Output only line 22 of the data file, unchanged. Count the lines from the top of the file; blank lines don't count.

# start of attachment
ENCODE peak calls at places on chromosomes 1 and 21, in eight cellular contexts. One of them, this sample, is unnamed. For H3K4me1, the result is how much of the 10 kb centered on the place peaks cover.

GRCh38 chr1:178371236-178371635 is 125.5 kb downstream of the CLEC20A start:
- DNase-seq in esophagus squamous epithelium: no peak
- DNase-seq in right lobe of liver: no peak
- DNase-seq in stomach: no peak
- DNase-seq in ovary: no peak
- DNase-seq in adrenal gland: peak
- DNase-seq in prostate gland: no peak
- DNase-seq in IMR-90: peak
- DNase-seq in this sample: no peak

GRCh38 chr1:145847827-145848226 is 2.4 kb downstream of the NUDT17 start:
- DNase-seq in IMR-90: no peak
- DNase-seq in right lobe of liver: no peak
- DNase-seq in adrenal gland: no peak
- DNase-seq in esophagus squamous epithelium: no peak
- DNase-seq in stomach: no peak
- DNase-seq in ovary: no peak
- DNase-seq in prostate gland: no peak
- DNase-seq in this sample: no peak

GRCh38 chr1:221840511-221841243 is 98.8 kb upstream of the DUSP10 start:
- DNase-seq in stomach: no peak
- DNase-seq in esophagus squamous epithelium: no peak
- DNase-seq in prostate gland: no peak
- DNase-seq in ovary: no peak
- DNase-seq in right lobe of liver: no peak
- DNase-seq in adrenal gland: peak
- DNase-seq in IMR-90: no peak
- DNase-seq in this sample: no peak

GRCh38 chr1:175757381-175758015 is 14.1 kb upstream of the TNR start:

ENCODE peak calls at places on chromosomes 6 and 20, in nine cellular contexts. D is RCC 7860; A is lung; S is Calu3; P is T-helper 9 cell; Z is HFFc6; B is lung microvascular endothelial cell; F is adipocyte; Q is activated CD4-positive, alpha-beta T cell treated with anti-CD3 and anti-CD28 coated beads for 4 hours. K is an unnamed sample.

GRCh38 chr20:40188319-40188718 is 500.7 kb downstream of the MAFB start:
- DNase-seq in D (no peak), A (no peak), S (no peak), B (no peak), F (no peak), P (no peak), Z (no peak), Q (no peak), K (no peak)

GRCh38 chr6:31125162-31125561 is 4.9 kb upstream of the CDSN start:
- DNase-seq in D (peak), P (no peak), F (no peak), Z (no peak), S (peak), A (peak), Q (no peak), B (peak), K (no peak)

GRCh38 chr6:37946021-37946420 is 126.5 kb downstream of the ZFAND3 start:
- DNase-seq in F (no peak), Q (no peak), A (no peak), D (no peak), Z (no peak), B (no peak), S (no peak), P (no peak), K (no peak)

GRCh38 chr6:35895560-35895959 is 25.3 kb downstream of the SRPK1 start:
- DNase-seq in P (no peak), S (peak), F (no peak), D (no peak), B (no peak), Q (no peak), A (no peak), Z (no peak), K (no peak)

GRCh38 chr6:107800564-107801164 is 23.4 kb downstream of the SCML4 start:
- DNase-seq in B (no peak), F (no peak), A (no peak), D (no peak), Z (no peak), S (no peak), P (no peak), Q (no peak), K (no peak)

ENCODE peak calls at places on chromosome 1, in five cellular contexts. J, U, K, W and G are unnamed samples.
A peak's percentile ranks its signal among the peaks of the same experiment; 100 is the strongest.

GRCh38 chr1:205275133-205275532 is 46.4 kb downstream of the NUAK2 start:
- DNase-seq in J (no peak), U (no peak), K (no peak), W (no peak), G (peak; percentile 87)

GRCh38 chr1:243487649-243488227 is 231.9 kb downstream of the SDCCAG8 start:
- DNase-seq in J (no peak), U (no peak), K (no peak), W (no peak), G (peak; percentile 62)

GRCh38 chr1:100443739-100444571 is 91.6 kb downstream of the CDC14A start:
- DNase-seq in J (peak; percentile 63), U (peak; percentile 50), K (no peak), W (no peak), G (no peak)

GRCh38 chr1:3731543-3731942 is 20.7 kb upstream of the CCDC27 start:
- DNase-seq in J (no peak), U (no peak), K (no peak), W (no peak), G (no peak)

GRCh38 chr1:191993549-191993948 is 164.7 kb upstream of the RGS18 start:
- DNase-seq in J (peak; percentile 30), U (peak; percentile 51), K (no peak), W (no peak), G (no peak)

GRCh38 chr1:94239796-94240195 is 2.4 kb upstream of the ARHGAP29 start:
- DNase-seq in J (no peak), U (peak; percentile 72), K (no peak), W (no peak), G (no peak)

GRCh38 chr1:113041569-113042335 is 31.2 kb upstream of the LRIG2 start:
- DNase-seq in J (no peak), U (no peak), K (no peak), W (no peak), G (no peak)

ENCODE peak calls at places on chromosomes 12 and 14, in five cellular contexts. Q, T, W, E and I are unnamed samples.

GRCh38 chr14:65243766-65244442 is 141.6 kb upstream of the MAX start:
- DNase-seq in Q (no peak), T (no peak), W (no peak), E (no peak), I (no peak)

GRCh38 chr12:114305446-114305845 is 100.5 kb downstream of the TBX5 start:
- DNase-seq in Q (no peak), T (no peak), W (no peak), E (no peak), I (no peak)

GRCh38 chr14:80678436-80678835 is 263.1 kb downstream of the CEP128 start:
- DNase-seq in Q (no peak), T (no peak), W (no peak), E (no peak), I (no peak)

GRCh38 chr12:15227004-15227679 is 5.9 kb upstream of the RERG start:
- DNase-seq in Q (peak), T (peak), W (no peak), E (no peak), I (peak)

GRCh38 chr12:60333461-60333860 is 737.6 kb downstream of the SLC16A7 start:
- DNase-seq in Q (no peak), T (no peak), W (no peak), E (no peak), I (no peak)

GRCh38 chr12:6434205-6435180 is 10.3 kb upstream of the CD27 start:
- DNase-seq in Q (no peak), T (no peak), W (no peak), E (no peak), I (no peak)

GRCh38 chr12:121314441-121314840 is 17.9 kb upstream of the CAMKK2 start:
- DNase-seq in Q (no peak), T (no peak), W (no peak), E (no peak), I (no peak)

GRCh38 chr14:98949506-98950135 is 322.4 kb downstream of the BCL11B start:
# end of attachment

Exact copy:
- DNase-seq in esophagus squamous epithelium: no peak